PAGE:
Because there are counterfactuals having nothing to do with time, such as "If the variable x had been equal to three, then x +1 would have been equal to four," it is known that time asymmetry is not a part of the logic or meaning of counterfactuals per se. In a sense, it is wholly up to a person to choose whether he or she evaluate a given counterfactual symmetrically or asymmetrically. Nevertheless, it is an objective fact that nature tends to reward people for using the asymmetric ones. For example, it is sometimes useful to think, "If I were to shield myself now, I would avoid the next volley of arrows," and not so useful to think, "If I were to shield myself now, I would have avoided the previous volley." In this sense, counterfactual asymmetry is a natural fact perhaps amenable to scientific explanation. The project is to determine which physical structures vindicate the practice of evaluating counterfactuals asymmetrically. This includes determining to what extent the asymmetry is an aspect of people's particular perspective on nature, and to what extent the asymmetry is a feature of broader physical conditions and laws.
One idea is that there are fundamentally random processes that make the future chancy in a way that the past is not. This is problematic because although chances seem to imply a sense of openness for the future, it is not clear how chances imply a fixed past. Perhaps the intuition about chance in this case presupposes a theory where the past is given special fundamental significance as being in some sense more real than the future, or real in a different way. Spelling out such a deep metaphysical difference between past and future has proven difficult in itself, and clarification of its connection to chances has been problematic because the application of chances in science does not seem to require any such distinction.
Another group of proposed candidates for the explanation do not take counterfactual asymmetry to be a fundamental fact about reality or time itself, but as a contingent feature of the particular environment. A suggestion by Lewis is that typical processes exhibit a pattern where future facts "overdetermine" past facts in the sense that they give redundant evidence of the past. For example, after an explosion, there are many fragments around, each of which individually suggests an explosion, but there are often only a few facts beforehand that imply an explosion will occur—for example, a burning fuse.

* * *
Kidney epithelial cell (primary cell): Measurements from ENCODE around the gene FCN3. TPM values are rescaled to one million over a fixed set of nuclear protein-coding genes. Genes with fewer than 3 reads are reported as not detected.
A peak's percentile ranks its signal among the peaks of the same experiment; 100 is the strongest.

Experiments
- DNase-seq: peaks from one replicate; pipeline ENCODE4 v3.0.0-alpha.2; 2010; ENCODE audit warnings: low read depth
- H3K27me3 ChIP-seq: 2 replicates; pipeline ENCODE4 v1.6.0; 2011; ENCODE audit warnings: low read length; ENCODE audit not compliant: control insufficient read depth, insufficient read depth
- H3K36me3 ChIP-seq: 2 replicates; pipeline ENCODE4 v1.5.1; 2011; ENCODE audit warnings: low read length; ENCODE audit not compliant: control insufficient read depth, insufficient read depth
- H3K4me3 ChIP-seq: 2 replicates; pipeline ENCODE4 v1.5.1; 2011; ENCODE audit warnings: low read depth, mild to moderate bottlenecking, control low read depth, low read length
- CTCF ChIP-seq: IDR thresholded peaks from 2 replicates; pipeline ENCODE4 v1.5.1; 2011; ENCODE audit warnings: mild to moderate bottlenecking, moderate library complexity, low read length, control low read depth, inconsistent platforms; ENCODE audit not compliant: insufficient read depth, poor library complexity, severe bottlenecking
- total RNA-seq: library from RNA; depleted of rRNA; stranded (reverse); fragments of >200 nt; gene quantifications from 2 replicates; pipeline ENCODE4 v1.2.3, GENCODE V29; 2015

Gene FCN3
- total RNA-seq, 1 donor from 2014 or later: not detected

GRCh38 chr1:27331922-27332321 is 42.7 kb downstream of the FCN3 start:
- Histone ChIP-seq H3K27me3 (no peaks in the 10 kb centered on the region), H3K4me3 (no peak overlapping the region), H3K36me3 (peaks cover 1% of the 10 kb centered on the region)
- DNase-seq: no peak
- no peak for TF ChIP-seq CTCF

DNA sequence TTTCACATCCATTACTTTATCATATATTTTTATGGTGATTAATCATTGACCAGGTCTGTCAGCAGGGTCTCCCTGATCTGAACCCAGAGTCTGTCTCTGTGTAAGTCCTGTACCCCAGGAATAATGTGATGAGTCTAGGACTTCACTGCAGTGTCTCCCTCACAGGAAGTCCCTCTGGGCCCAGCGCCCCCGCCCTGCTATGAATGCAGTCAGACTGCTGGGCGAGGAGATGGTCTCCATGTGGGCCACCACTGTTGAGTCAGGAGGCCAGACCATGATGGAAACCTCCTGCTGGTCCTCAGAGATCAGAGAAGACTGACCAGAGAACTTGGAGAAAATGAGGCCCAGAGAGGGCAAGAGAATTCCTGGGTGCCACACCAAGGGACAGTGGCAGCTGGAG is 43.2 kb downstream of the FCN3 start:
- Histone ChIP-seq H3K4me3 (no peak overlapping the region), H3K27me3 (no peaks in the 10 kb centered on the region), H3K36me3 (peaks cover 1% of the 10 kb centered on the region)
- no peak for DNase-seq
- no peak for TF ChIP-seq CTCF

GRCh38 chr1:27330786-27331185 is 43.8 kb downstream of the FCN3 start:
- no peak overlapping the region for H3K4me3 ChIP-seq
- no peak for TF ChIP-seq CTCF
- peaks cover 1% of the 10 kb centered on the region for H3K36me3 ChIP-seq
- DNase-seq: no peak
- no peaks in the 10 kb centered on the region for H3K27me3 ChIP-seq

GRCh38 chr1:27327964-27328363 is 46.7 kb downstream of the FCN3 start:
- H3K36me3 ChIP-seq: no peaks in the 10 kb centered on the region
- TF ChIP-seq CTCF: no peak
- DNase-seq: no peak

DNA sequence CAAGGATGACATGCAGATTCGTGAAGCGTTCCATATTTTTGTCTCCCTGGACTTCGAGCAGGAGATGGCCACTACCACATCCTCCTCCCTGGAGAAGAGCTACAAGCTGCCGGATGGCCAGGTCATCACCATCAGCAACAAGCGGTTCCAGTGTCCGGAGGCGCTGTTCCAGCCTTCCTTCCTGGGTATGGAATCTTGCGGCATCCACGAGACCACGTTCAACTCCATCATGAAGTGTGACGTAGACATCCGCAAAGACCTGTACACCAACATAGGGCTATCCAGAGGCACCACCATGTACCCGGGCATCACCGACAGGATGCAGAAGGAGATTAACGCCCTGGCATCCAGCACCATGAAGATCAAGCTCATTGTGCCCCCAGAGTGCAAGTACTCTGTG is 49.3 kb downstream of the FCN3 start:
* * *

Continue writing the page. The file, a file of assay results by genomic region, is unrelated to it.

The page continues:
Another idea is that counterfactual asymmetry is explained by cosmological facts, such as the universe is expanding from a smooth distribution of matter just after the big bang. This idea draws some plausibility from nature's two classes of time asymmetries. The first kind is a local asymmetry—a fact that applies directly to the physical process taking place. Examples of this first kind include chancy transitions in the physical state, and time-asymmetric evolutions such as one sees in certain high energy particle experiments involving weak decays. The second kind is an asymmetry in the boundary conditions. Irreversible phenomena such as mixing gasses or a hot and cool object settling to a single temperature are explained only when one posits special boundary conditions. Specifically, the explanation for why people regularly see thermodynamic asymmetries comes by way of the physics of the distant past being constrained in a way that the future is not. The connection to counterfactuals is that one's reason for thinking that causation is asymmetric comes from one's experience with asymmetric macroscopic phenomena, exactly the kind of phenomena whose asymmetries are explained by boundary conditions and not by local asymmetries. Hence, it is plausible to think that special facts about the beginning of the universe are a critical component of why counterfactuals and causation treat the past as more fixed—that is, why nature rewards people for evaluating counterfactuals in a way that treats the past as fixed.